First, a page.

What is an Innovation Pod?
An Innovation Pod is a small group of Carle Illinois students, put together at the beginning of your time at Carle Illinois and lasting as a support system throughout the four years of medical school. Each pod is also assigned Pod Mentors, including basic science faculty, clinical faculty, and engineering faculty.
For additional support, each Innovation Pod also has access to faculty advisors from Carle Illinois, the broader University of Illinois at Urbana-Champaign, and Carle network; student advisors; resident advisors; and retired faculty advisors. This well-rounded network of support offers you various insights, perspectives and experiences that enhance the medical school experience.
Each Innovation Pod stays together throughout the four years of medical education at Carle Illinois, meeting regularly to cultivate a family-like supportive network to enhance your student experience.
What do Innovation Pods do?
Innovation Pods spend time together supporting one another academically, and as friends and peers. These communities enable you to navigate your way through medical school surrounded by like-minded peers. The trust built between podmates is something unique about Carle Illinois.
Meet The Pods
Lauterbur is named after Paul Lauterbur. He was a chemist who received the Nobel Prize in Physiology or Medicine in 2003 for his work which made the development of the magnetic resonance imaging (MRI) possible. In 1985, he became a chemistry professor at Illinois with appointments in bioengineering, biophysics, computational biology at the Center for Advanced Study, and the University of Illinois College of Medicine at Urbana-Champaign.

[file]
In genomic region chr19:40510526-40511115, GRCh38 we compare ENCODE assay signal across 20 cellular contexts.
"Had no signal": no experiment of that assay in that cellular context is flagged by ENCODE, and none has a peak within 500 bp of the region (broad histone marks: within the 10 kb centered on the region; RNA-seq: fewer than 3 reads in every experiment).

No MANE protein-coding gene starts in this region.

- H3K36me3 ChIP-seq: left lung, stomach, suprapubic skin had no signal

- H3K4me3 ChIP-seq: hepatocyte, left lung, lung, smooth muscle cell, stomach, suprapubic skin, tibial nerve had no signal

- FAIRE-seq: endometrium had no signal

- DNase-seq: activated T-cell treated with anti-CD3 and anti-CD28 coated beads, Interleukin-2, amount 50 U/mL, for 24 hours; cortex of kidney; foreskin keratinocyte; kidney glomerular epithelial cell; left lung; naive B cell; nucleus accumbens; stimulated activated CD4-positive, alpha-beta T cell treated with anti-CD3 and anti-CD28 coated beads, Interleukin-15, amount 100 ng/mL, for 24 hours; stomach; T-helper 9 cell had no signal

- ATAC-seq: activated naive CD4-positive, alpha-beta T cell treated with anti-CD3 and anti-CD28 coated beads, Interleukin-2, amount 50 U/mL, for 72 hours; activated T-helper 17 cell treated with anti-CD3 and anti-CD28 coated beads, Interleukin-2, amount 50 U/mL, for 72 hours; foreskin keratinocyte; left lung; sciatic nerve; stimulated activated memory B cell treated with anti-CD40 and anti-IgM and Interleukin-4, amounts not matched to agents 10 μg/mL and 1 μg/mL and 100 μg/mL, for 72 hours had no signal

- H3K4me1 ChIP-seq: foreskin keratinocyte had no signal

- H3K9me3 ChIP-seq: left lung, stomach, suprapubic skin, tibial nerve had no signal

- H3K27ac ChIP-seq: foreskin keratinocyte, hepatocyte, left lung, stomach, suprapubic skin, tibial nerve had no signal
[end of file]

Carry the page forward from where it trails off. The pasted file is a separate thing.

B. Smith is named after Nadine Barrie Smith. She was a biomedical researcher in the field of therapeutic ultrasound and non-invasive drug delivery. Smith earned a bachelor’s degree in computer science, a master’s degree in electrical and computer engineering, and a doctorate in biophysics, all from Illinois.
Yalow is named after Rosalyn Yalow. She was a medical physicist who received the Nobel Prize in Physiology or Medicine for development of the radioimmunoassay (RIA) technique. She was the second woman and first American-born woman to be awarded the Novel Prize in Physiology or Medicine. She was a teaching assistant in physics while she worked toward her doctorate at Illinois.
Smith is named after Walter William Smith. He was the first African American graduate at Illinois, who received a bachelor’s degree in civil engineering. He was also editor at the student newspaper, The Illini. After graduation, he built grain elevators in South America.